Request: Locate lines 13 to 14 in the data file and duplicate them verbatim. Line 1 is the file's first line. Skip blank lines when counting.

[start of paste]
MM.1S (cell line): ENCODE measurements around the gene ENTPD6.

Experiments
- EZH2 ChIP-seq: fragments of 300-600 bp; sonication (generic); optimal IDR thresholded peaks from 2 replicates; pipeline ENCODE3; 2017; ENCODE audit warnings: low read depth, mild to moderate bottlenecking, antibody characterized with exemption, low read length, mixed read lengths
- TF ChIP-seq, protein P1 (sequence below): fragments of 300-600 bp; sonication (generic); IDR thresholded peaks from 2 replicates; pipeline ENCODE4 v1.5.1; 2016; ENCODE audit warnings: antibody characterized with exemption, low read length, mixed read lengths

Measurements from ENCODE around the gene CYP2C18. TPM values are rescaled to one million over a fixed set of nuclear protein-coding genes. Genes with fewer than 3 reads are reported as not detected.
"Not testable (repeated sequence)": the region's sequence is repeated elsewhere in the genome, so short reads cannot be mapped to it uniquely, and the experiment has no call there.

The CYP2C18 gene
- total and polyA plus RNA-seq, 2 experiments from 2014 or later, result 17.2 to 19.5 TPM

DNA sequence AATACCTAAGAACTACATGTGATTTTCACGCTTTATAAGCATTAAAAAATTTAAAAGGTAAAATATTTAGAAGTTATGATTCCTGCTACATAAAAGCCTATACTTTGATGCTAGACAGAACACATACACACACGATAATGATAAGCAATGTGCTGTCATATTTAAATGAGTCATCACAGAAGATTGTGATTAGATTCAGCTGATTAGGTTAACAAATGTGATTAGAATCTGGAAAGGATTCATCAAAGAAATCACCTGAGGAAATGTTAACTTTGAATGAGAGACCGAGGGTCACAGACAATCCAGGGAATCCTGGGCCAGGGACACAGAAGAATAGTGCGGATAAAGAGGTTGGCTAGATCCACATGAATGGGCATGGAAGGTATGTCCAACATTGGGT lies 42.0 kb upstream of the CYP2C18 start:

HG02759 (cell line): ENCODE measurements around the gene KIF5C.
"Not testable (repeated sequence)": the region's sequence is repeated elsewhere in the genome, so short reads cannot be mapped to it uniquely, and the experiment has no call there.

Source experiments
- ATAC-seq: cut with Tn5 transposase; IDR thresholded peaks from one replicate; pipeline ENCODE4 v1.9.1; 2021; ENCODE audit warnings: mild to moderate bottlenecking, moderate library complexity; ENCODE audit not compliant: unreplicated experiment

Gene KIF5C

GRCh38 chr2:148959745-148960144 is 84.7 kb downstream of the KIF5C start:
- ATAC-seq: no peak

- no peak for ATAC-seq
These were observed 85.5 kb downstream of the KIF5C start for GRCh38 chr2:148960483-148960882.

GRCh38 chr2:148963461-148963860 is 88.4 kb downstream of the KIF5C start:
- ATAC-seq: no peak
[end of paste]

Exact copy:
- ATAC-seq: cut with Tn5 transposase; IDR thresholded peaks from one replicate; pipeline ENCODE4 v1.9.1; 2021; ENCODE audit warnings: mild to moderate bottlenecking, moderate library complexity; ENCODE audit not compliant: unreplicated experiment

Gene KIF5C